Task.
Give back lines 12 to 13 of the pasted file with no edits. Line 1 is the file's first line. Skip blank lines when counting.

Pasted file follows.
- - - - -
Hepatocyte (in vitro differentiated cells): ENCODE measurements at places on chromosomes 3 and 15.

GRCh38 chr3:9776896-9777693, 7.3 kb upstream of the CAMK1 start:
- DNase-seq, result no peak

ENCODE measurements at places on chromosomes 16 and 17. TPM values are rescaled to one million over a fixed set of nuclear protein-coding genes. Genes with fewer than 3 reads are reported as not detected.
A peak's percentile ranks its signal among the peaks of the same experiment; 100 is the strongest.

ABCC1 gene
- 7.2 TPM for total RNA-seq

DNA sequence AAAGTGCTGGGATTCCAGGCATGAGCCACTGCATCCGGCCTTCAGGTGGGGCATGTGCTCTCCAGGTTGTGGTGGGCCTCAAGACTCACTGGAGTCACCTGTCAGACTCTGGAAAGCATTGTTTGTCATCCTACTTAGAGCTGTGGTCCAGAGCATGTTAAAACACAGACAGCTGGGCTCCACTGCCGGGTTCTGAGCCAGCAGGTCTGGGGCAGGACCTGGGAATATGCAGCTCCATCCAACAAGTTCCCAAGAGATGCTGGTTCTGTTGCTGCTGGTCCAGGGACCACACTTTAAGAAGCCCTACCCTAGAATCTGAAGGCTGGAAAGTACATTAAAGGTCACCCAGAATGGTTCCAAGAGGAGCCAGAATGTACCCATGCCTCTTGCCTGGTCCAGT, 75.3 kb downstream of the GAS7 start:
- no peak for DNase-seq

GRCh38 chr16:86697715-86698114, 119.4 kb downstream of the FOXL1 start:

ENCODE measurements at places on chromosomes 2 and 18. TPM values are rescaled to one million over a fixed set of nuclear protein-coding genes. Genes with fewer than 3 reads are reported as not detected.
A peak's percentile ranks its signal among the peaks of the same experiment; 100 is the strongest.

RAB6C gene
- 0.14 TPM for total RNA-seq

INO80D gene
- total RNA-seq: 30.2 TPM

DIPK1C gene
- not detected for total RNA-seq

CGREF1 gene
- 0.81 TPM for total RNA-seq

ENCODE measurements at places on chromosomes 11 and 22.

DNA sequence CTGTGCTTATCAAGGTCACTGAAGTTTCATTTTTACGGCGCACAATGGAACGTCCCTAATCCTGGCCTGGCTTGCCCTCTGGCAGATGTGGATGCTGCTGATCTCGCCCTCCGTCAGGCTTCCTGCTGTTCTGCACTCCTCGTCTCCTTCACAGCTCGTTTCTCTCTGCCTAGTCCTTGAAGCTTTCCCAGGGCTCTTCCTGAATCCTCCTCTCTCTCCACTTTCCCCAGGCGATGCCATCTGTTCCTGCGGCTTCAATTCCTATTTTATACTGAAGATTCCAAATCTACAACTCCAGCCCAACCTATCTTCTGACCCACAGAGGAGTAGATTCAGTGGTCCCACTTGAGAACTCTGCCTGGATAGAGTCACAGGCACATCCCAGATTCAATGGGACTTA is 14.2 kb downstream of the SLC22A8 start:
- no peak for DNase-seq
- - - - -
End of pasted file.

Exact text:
A peak's percentile ranks its signal among the peaks of the same experiment; 100 is the strongest.

RAB6C gene